Whale sharks are easily one of the most recognizable fish in the ocean. Not only are they the largest species of shark in the ocean measuring up to sixty feet in length, but they are covered in giant white polka dots and only eat plankton and tiny fish! What more could you ask for, a giant shark you can swim with that is completely adorable with it’s spots and is also completely harmless. Now, the only thing is where to find them. Whale sharks inhabit just about every tropical and temperate ocean on the planet, but they tend to be live quite nomadic lives and can travel large distances making them somewhat difficult to find. They can of course turn up at any point during a snorkel, but a lot of times this is a quick pass by lasting just a few seconds to a couple minutes at most. However, there are a handful of places where whale sharks do congregate, and we as snorkelers have as close to a guarantee as you can get in the natural world for being able to snorkel with them for an extended period of time. As I said there are a few of these places where whale sharks hang out in larger groups, but one place that offers solid chances of snorkeling with several whale sharks at a time but also fantastic reefs is in Triton Bay, just south of Raja Ampat.
Whale sharks are dispersed all over Indonesia, but the reason they congregate here in this large bay is because for years and years local fishermen have been fishing in a way that has ultimately evolved into a symbiotic relationship between the fishermen and the large sharks. Silversides are a type of very small fish, very much like an anchovy, and are fished throughout the island nation using a bagan, or a large bamboo platform with giant nets that are raised and lowered from the bagan. At night the fishermen on the bagans lower the nets beneath the platform and then use a set of very bright lights to lure in large shoals of these tiny fish. Just before the sun rises the fishermen bring in the nets along with the fish. What they found over the years was that whale sharks were routinely following the nets up to the surface, and even sucking on the nets as these small fish are part of the whale sharks diet. Because these fishing platforms attract the small fish, the whale sharks are then attracted to the smell of small fish and come to suck on the nets and hoover up the left over scraps. The local fishermen appreciate the whale sharks presence as it they typically though of as a good omen for their catch. Along with that, now that this relationship has been discovered, tourism has brought an influx of money to the local communities, as well as well as conservation efforts to reinforce protection for the large sharks.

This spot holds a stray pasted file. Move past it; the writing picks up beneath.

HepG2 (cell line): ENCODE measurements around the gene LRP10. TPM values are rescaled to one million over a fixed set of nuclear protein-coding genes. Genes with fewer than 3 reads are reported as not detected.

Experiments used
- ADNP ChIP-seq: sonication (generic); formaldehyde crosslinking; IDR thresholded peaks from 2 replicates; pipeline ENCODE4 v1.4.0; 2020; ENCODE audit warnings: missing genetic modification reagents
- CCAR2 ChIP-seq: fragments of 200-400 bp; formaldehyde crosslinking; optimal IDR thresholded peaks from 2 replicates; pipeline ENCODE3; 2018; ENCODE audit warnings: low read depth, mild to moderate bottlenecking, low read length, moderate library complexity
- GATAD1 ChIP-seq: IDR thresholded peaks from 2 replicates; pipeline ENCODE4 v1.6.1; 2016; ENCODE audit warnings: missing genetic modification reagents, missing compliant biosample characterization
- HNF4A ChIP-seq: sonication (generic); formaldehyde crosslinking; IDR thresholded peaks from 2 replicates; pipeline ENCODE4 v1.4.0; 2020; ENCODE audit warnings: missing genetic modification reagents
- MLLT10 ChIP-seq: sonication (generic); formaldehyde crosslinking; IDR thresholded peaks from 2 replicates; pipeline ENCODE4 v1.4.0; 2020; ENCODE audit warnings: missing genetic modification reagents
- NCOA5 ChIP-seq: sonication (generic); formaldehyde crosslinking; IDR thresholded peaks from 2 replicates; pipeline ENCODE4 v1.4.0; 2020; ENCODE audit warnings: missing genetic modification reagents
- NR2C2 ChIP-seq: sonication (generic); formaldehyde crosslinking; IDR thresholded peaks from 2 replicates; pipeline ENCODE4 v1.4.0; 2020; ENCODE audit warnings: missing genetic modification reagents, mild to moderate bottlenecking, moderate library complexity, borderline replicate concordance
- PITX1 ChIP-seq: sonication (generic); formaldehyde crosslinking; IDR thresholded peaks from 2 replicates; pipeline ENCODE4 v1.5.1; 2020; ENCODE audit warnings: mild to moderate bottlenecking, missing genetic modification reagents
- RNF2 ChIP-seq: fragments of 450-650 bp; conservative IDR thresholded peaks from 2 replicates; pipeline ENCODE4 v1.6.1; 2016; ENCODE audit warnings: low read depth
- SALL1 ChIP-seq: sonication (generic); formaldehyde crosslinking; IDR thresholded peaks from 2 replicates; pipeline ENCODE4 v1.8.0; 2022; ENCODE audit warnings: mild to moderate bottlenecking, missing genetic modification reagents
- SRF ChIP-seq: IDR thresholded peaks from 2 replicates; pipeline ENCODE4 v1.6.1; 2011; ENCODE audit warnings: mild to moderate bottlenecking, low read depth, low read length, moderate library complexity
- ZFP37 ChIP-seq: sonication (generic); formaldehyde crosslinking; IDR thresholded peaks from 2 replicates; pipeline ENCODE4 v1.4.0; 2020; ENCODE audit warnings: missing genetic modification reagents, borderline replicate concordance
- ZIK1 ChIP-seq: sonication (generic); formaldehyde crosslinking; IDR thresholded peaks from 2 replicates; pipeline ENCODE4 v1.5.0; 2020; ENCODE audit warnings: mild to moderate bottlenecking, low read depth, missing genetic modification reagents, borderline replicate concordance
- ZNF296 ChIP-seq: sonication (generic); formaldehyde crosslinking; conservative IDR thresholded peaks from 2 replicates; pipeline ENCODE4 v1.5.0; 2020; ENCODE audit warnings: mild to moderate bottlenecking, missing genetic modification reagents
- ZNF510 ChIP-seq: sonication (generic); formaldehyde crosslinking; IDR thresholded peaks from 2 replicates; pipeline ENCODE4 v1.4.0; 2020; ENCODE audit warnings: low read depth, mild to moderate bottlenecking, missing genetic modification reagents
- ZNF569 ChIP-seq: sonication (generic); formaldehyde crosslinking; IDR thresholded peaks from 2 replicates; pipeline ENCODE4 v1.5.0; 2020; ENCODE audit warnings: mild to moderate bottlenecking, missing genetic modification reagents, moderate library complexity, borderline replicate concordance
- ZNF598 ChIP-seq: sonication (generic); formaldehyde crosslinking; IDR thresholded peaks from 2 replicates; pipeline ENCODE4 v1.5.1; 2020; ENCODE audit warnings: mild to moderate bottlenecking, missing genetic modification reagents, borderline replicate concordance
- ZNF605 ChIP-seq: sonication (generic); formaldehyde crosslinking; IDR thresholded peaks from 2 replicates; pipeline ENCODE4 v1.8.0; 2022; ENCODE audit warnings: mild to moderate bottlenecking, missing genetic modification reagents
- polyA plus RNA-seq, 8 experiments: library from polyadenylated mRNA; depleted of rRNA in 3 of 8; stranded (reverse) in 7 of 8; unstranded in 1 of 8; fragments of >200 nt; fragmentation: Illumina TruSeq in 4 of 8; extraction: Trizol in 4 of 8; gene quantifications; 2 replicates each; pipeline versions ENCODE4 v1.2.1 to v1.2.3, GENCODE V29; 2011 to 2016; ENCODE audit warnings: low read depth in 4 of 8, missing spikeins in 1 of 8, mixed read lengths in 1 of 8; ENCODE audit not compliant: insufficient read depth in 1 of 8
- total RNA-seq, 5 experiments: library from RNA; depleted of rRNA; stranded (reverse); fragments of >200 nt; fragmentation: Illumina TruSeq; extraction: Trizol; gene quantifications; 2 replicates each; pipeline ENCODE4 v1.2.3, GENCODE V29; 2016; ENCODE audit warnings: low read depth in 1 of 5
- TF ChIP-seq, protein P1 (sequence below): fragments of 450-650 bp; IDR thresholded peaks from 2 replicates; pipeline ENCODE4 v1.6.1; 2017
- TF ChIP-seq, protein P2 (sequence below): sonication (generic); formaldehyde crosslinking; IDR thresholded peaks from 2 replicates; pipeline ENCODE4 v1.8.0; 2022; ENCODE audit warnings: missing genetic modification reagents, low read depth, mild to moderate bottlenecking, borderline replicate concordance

For us snorkelers, this is an excellent and very unique opportunity to get in the water and swim with one or more of these whale sharks at at a time as they suck up the the tiny fish that have managed to escape the net. As I said earlier whale shark encounters are normally quite fleeting, so to be able to locate them, but also float next to one or more for extended periods of time is a very unique experience. Not only that, but being able to witness this relationship between the local fishermen and the sharks, where both are benefitting is the icing on the cake.